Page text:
Kūmara (sweet potato) has a long history of cultivation in New Zealand.

Kūmara was brought here over one thousand years ago from the Pacific islands by early Maori settlers. This bush had much smaller tubers and was widely grown, especially in the semi-tropical regions of the North Island. Pre-European Maori managed kūmara-growing with great skill. They grew several different varieties of 'bush' kūmara, which, compared to the varieties we eat today, were very small in size, being no bigger than a finger. Modern kūmara grows on a creeping vine and evolved from a larger American variety with bigger tubers and better taste which was imported in the early 1850s. The majority of kūmara is grown in Northland in the Northern Wairoa region where soil type and climatic conditions suit it perfectly.

There are different varieties of kūmara, however, only three main varieties are commercially available in New Zealand. The most common is the red-skinned, Owairaka Red, which has a creamy white flesh and is sold as Red; gold kūmara, sometimes sold as Toka Toka Gold, has a golden skin and flesh, and a sweeter taste than red; orange kūmara, sometimes sold as Beauregard, has a rich orange flesh and is sweeter than both red and gold. Beauregard kūmara can be used instead of yams in North American recipes.

What to look for

Look for kūmara that are firm with smooth and unbroken skin. Date stamped product packaging gives a reliable measure of freshness. Buy regularly, no more than a week’s supply.


All year.

Cooking Methods

Braise, bake, boil, char grill, microwave, roast, steam, stew, stir fry, stuff.

Ways to eat

Kūmara is a very versatile vegetable; it can be mashed, barbecued, used in soups, stir fries, pies, quiches, braises or stews; cooked as chips or wedges or baked whole; thin kūmara slices will puff up into crisps. To use kūmara in salads, first cook until soft, and then cool. Kūmara goes well with all meats and also complements fruits such as banana, pineapple, apricot and apple.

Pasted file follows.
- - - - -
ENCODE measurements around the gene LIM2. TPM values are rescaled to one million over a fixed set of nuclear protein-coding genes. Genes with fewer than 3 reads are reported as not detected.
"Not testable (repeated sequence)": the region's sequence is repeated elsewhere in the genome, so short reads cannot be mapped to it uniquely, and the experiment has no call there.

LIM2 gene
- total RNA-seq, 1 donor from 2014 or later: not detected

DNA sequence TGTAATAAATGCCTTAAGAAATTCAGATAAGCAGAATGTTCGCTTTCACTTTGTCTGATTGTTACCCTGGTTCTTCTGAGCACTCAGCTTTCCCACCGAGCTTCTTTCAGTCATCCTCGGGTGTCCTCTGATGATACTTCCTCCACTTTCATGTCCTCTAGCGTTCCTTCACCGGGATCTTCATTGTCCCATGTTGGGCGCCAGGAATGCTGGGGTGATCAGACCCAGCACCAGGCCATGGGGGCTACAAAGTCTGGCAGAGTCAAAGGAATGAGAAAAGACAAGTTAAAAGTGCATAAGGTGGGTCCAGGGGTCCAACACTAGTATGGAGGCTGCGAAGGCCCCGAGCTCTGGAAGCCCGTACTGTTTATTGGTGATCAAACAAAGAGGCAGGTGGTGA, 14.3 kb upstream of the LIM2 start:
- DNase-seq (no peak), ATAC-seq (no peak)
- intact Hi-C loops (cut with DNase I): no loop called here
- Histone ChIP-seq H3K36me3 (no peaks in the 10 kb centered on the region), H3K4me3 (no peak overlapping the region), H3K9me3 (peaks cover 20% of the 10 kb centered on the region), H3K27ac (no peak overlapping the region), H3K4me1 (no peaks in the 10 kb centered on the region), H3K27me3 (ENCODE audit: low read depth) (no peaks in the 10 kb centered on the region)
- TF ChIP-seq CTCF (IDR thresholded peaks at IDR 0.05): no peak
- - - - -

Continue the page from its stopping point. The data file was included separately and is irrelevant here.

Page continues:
How to prepare

Peel, wash and portion. However, it is not always necessary to peel kūmaras; if leaving skin on, scrub skin well and remove blemishes.


Kūmara should be stored in a cool, dark place that is well ventilated. Do not refrigerate.


Raw - Red Kūmara

Serving size: 1 medium kūmara 135g
per serving 
% Daily
intake per
per 100g 
Energy (kJ/Cal) 490/117 5.60% 363/87  
Protein (g) 1.69 3.40% 1.25  
Fat, total (g) 0.28 0.40% 0.21  
 - saturated (g) 0.077 0.20% 0.057  
Carbohydrate (g) 25.38 8.20% 18.8  
 - sugars (g) 7.02 7.80% 5.2  
Dietary fibre (g) 2.43 8.0% 1.8 Contains dietary fibre
Sodium (mg) 37.8 1.60% 28  
Niacin (mg) 3.59 35.9% RDI* 2.66 A good source of niacin
Vitamin C (mg) 43.47 10.87% RDI* 32.2 A source of vitamin C
Potassium (mg) 683   506 Contains potassium
Vitamin B6 (mg) 0.148 9.3% RDI* 0.11  
Iron (mg) 0.72 6% RDI* 0.53  
Riboflavin (mg) 0.095 5.6% RDI* 0.07  
Vitamin A Equiv. (µg) 26.49 3.5% RDI* 19.62  
Vitamin E (mg) 0.27 2.7% RDI* 0.2  
Calcium (mg) 21.6 2.7% RDI* 16  
Zinc (mg) 0.28 2.3% RDI* 0.21  
Folate (µg) 3.78 1.9% RDI* 2.8  
Selenium (µg) 0.16 0.2% RDI* 0.12  
Thiamin (mg) 0.135 12.3% RDI* 0.1  

Percentage Daily Intakes are based on an average adult diet of 8700 kJ
Your daily Intakes may be higher or lower depending on your energy needs.
*Recommended Dietary Intake (Average Adult)

Source: The Concise New Zealand Food Composition Tables, 10th Edition, Plant & Food Research - 2014

Kūmara is a source of vitamin C and a good source of niacin plus contains dietary fibre and a dietary significant amount of potassium.  Being one of the highest carbohydrate containing vegetables makes kūmara an excellent source of energy. The coloured flesh and skin of kūmara supply an array of phytonutrients including phenolic compounds, flavonoids and carotenoids.  Red or purple varieties contain anthocyanins (found in the skin of red varieties), and those with orange and yellow colouring are rich in beta-carotene. The richer the colour the more phytonutrients present.


Buy small quantities regularly and employ good stock rotation principles. Handle kūmara with care, they are not as hardy as they look and they do bruise easily. Rough treatment will shorten storage and shelf life and cause costly wastage. When stacking crates or boxes on top of each other, the weight must be borne by the crates, or boxes, and not the product. Only buy product packed in boxes that are strong enough to withstand the weight.

Store at 13-17°C with a relative humidity of 75-80%. Kūmara should be stored in a cool, dark well ventilated place. Kūmaras should never be refrigerated or stored at less than 12°C as this will result in chilling damage which results in shrivelling, increased decay, surface pitting and sometimes causes a hard core to develop. This hard core will fail to soften during cooking. Sprouting becomes a problem at higher storage temperatures.

Kūmara are ethylene sensitive so store separately from ethylene producing fruits and vegetables. Use the QR code on labels.

Purchase kūmara with the New Zealand GAP logo.


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Caramelised roast vegetable salad

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